Project Profiles: Transportation

DOWNTOWN LINK, Philadelphia

Retrofit Team

ARCHITECT: Sowinski Sullivan Architects, Philadelphia
GENERAL CONTRACTOR: AP Construction Inc., Philadelphia
GLASS BLOCK WALL SYSTEM INSTALLER: DHC Construction Inc., Springfield, Pa., (610) 585-1403

The glass block system complies with impact-resistance, graffiti-resistance, vibration-resistance and maintenance requirements from the Southeastern Pennsylvania Transportation Authority.
The glass block system complies with impact-resistance, graffiti-resistance, vibration-resistance and maintenance requirements from the Southeastern Pennsylvania Transportation Authority.

Materials

The design team envisioned active and passive walls that would help connect passengers to the streets above and direct them to their locations. Passive walls are simple white tile and active walls are a series of inter-changeable modules. The active walls include EXTECH’s custom-engineered and -fabricated glass block system that, in concert with the static white and color-changing lights, simulate movement and transparency. A minimal amount of exposed metal framing was specified for EXTECH’s system to maximize the glass surface area and blend with the concourse’s existing, mortared glass block walls.

“The glass block wall is the common thread throughout the concourse,” says Kevin Rockey, R.A., project leader with Sowinski Sullivan Architects. “Where possible, in later phases, we plan to retain the existing glass block walls and use them to our advantage by retaining and restoring them as cost effectively as possible. Where this was not possible or practical, the new system is being used.”

Behind EXTECH’s customized glass block grid system, programmable LEDs generate the desired appearance and control. This also is where the conduit that previously was exposed and mounted to the corridor ceilings was re-routed, housed and secured. Planning for future services, extra room remains in the space concealed by the active walls’ glass block.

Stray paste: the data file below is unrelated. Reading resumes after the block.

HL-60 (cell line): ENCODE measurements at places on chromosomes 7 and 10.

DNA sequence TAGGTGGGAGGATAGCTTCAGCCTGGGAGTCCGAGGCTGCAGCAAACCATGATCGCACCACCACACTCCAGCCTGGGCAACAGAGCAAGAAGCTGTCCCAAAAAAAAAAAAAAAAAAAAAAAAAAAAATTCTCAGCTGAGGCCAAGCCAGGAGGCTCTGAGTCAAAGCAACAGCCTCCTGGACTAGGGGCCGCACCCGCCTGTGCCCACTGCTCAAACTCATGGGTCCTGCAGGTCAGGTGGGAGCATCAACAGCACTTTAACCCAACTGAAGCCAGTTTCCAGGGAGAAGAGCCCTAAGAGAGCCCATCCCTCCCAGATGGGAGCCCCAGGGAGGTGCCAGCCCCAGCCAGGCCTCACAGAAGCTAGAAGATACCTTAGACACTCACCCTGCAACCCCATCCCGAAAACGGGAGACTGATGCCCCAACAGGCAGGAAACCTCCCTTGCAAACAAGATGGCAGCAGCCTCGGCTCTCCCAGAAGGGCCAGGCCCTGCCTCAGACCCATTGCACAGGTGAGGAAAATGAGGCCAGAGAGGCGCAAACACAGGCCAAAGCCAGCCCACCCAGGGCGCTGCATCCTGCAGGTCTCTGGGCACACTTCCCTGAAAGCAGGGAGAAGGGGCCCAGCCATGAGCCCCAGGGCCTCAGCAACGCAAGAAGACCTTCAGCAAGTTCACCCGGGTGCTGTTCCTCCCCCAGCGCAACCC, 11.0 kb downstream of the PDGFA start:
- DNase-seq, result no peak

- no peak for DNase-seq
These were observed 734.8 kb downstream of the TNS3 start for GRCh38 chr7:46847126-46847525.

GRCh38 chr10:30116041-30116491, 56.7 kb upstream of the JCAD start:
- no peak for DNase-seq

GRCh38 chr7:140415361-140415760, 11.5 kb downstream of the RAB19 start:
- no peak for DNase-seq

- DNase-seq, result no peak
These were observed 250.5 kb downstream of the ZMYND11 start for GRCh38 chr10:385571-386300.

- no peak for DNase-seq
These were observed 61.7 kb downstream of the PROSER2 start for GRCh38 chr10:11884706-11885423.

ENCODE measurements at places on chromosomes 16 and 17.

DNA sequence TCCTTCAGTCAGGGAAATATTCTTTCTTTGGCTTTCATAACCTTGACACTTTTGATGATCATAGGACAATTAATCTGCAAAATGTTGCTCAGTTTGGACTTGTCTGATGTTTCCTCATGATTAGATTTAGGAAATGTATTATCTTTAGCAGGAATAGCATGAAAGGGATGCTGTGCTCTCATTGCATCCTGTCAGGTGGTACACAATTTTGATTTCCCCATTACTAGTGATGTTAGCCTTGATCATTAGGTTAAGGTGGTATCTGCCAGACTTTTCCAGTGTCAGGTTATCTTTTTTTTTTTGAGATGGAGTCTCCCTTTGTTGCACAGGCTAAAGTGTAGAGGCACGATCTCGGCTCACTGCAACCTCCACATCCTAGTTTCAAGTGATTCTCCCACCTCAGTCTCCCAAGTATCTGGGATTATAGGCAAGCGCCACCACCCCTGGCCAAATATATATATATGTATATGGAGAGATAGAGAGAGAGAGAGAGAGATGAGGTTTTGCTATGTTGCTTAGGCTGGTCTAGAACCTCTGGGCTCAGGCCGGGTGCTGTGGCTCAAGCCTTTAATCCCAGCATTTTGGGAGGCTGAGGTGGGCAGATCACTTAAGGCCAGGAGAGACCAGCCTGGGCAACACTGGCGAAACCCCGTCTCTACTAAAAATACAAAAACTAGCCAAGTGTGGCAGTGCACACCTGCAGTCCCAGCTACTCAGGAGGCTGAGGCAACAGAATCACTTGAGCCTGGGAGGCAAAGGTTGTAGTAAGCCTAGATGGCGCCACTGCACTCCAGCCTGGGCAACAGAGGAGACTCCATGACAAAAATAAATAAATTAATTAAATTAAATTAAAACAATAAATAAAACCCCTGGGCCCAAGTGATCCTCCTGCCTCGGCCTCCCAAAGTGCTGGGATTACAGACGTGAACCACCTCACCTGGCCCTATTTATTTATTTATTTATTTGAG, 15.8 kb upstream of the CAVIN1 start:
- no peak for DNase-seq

The Southeastern Pennsylvania Transportation Authority’s (SEPTA’s) Engineering, Maintenance and Construction department required the glass block system to comply with impact-resistance, graffiti-resistance, vibration-resistance and maintenance requirements. In addition, the glass block wall sections would need to vary in size and placement with some spanning full corridors and others integrating between maps and signage.

Successfully achieving SEPTA’s and Sowinski Sullivan Architects’ numerous criteria, EXTECH’s engineers developed a 1 1/2-inch glass block, joggled-set, modular system arranged in vertical panels with a narrow aluminum frame along the top and bottom. Up to seven vertical panels, each at 7-feet tall by 8-inches wide, are interconnected within a wall section.

GLASS BLOCK WALL SYSTEM MANUFACTURER: Exterior Technologies Inc. (EXTECH)

The active walls include EXTECH’s custom-engineered glass block system that, in concert with the static white and color-changing lights, simulate movement and transparency.
The active walls include EXTECH’s custom-engineered glass block system that, in concert with the static white and color-changing lights, simulate movement and transparency.

The Retrofit

During summer 2018, SEPTA completed the first phase of the Downtown Link, its Center City concourse improvement program to upgrade the underground pedestrian tunnel network.

The multi-phased, $59.65 million improvement program seeks to address some of Pennsylvania transit system’s most pressing needs in its vital Center City pedestrian concourse. During the program’s first phase, contractors made structural repairs, remediated leaks, replaced lighting fixtures and escalators, upgraded elevators, improved security and enhanced architectural components.

The Downtown Link connects six subway stations; two regional rail systems; and provides access to many businesses, offices, historical points of interest and other destinations. This public space comprises more than 500,000 square feet.

“Originally built in the early 1900s, renovations over the years resulted in a piecemeal mismatch of materials. Nothing is straight; there are no right angles,” Rockey says. “In addition to addressing the areas in need of the most repair, SEPTA saw this as an opportunity to re-image the concourse as a destination unto itself. It can be disorienting underground and you can lose track of your geographical place. Within the concourse, we created an episodic experience of events for the passengers and public as they moved through the paths and corridors. Because of its consistent size and appearance, the modular system layout also can be changed. It is an evolving, living installation and a successful project.”

Photos: CHARLES UNIATOWSKI PHOTOGRAPHY

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